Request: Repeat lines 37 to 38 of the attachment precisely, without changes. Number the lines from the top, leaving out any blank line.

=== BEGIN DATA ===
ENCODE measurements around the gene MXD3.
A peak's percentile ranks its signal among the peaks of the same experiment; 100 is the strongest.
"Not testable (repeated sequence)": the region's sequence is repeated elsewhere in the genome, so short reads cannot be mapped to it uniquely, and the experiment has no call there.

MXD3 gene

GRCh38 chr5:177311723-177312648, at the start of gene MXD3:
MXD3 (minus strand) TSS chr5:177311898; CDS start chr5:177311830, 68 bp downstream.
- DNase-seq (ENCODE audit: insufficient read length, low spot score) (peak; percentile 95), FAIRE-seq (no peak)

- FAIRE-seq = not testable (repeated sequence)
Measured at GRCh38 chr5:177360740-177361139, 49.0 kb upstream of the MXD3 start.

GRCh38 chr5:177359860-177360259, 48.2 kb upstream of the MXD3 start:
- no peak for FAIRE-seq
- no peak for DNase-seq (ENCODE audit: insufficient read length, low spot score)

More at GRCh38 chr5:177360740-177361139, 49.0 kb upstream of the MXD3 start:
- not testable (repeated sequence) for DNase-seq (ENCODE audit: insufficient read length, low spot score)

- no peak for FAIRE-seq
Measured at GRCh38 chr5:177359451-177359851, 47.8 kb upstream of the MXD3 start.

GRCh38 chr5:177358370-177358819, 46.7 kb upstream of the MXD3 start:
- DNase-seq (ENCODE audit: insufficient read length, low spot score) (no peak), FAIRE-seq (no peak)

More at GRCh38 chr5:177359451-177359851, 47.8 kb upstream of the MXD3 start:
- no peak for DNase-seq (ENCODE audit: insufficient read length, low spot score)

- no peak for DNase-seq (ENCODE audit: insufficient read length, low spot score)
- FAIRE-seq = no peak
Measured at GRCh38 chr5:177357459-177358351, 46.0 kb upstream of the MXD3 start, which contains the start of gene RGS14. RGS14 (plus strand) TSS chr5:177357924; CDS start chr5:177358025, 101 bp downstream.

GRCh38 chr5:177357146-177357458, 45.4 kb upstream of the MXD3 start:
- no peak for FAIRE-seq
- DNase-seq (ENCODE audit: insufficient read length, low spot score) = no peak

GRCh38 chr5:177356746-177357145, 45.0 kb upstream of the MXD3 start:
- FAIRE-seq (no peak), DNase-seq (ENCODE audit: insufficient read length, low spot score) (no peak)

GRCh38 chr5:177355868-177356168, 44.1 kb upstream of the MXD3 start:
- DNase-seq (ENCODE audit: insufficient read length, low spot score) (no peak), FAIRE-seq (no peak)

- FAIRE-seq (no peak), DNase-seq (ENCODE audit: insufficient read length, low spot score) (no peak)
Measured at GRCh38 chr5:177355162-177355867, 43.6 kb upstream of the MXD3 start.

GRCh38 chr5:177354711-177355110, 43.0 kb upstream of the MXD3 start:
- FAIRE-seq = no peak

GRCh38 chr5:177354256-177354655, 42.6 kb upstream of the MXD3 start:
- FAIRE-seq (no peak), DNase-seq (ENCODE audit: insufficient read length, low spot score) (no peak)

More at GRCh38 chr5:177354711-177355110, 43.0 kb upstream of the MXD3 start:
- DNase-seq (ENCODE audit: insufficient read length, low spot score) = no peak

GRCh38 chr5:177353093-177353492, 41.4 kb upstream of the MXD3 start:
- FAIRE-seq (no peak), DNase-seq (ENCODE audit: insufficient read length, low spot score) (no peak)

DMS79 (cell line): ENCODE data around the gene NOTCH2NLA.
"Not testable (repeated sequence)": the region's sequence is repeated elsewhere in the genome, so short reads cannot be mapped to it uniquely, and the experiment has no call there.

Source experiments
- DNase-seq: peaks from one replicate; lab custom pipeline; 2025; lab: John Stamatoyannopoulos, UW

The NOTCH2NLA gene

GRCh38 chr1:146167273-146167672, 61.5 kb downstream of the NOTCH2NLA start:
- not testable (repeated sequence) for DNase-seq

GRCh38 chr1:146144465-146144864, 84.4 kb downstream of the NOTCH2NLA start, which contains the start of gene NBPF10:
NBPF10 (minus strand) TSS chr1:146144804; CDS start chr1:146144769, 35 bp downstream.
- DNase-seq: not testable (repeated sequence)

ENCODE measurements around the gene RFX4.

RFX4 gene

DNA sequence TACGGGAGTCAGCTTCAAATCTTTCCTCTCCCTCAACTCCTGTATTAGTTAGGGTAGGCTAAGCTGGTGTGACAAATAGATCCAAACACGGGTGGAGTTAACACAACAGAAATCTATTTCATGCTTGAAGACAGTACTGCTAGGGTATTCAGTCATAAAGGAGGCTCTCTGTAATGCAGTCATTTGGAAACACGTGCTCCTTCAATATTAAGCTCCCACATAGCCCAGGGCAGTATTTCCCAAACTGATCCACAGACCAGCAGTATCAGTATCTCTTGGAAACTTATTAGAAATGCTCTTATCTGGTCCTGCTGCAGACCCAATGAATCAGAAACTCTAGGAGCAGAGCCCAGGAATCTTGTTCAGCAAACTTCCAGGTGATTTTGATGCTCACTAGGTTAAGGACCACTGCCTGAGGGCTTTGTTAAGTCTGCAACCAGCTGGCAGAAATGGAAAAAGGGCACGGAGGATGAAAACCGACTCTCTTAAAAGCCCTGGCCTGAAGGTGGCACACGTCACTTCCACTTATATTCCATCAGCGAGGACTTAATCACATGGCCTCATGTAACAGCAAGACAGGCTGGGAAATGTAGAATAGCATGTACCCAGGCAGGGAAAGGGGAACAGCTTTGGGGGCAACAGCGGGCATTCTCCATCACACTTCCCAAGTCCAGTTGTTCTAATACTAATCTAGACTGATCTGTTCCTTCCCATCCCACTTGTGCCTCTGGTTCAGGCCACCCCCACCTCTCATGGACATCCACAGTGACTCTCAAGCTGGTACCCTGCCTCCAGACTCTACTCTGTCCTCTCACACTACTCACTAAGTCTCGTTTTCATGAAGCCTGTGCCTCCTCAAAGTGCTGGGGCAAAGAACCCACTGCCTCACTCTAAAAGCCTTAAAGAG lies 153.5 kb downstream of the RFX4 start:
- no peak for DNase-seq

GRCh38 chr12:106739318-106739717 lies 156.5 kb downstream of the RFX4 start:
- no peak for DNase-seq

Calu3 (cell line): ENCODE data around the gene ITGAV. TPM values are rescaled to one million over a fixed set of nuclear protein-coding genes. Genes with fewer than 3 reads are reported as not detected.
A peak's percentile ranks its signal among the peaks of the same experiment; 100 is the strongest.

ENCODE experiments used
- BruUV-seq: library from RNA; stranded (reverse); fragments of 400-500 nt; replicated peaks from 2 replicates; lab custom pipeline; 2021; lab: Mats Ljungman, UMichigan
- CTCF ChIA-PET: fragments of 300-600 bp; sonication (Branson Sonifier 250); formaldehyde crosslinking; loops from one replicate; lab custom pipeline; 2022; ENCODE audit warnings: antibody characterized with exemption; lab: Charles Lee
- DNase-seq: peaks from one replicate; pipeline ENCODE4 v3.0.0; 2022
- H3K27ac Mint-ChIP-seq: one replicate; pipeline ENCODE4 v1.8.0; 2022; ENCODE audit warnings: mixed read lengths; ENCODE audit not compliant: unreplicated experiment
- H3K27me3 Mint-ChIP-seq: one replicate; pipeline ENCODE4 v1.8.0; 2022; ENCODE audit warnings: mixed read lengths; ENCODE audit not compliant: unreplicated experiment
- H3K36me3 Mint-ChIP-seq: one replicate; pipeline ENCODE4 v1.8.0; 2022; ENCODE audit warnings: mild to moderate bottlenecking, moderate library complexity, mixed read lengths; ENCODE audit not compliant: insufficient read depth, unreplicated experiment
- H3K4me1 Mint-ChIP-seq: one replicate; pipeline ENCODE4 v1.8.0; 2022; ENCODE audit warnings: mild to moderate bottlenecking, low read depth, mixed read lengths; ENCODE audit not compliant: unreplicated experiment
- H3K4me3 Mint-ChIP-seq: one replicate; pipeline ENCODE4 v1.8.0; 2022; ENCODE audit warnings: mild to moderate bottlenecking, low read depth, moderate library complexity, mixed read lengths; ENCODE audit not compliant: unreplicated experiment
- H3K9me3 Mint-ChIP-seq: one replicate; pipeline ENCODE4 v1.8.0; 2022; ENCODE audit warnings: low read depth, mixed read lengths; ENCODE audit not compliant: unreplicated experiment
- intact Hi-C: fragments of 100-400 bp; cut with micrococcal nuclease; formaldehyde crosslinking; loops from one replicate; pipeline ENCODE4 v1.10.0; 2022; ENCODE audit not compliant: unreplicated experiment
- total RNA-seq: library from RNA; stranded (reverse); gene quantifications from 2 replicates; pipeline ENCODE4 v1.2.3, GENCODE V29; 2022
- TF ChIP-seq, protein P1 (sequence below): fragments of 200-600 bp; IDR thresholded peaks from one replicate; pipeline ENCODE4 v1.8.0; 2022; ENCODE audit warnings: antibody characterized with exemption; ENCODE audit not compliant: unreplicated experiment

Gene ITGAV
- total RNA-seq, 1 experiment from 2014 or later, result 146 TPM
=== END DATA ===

More at GRCh38 chr5:177354711-177355110, 43.0 kb upstream of the MXD3 start:
- DNase-seq (ENCODE audit: insufficient read length, low spot score) = no peak